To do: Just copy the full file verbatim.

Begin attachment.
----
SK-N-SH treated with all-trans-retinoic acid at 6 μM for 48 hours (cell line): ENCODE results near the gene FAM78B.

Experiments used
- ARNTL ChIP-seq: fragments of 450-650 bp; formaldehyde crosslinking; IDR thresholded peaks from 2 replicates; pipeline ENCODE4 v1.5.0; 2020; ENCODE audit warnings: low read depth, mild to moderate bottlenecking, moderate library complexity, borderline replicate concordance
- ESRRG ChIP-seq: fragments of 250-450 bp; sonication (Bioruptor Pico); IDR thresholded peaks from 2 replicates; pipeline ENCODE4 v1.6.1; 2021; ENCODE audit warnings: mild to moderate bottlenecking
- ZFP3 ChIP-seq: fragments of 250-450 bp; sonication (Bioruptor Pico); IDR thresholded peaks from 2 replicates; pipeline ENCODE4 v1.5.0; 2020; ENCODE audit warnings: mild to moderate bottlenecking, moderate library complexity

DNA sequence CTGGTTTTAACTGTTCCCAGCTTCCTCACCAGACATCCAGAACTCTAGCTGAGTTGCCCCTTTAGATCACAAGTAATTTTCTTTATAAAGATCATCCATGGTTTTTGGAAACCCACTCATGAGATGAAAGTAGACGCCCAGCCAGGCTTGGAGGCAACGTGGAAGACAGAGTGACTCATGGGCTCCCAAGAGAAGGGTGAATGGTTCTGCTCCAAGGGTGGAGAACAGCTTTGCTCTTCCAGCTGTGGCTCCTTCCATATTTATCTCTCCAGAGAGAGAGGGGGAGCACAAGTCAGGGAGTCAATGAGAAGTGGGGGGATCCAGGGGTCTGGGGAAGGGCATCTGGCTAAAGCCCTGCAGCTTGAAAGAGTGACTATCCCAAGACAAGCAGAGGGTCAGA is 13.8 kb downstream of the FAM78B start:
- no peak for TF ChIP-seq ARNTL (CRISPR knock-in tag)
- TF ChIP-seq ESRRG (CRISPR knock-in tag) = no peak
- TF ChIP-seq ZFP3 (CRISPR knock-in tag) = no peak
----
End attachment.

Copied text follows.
SK-N-SH treated with all-trans-retinoic acid at 6 μM for 48 hours (cell line): ENCODE results near the gene FAM78B.

Experiments used
- ARNTL ChIP-seq: fragments of 450-650 bp; formaldehyde crosslinking; IDR thresholded peaks from 2 replicates; pipeline ENCODE4 v1.5.0; 2020; ENCODE audit warnings: low read depth, mild to moderate bottlenecking, moderate library complexity, borderline replicate concordance
- ESRRG ChIP-seq: fragments of 250-450 bp; sonication (Bioruptor Pico); IDR thresholded peaks from 2 replicates; pipeline ENCODE4 v1.6.1; 2021; ENCODE audit warnings: mild to moderate bottlenecking
- ZFP3 ChIP-seq: fragments of 250-450 bp; sonication (Bioruptor Pico); IDR thresholded peaks from 2 replicates; pipeline ENCODE4 v1.5.0; 2020; ENCODE audit warnings: mild to moderate bottlenecking, moderate library complexity

DNA sequence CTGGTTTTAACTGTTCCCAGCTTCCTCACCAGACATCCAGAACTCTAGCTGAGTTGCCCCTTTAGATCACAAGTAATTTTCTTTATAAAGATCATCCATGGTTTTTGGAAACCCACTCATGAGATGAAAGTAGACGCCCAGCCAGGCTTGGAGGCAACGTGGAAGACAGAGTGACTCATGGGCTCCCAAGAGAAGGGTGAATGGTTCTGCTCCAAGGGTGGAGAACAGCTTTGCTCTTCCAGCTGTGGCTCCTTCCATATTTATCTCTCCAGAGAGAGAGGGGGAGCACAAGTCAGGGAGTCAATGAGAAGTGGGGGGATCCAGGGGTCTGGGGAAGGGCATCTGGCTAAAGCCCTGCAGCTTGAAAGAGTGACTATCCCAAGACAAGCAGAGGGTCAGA is 13.8 kb downstream of the FAM78B start:
- no peak for TF ChIP-seq ARNTL (CRISPR knock-in tag)
- TF ChIP-seq ESRRG (CRISPR knock-in tag) = no peak
- TF ChIP-seq ZFP3 (CRISPR knock-in tag) = no peak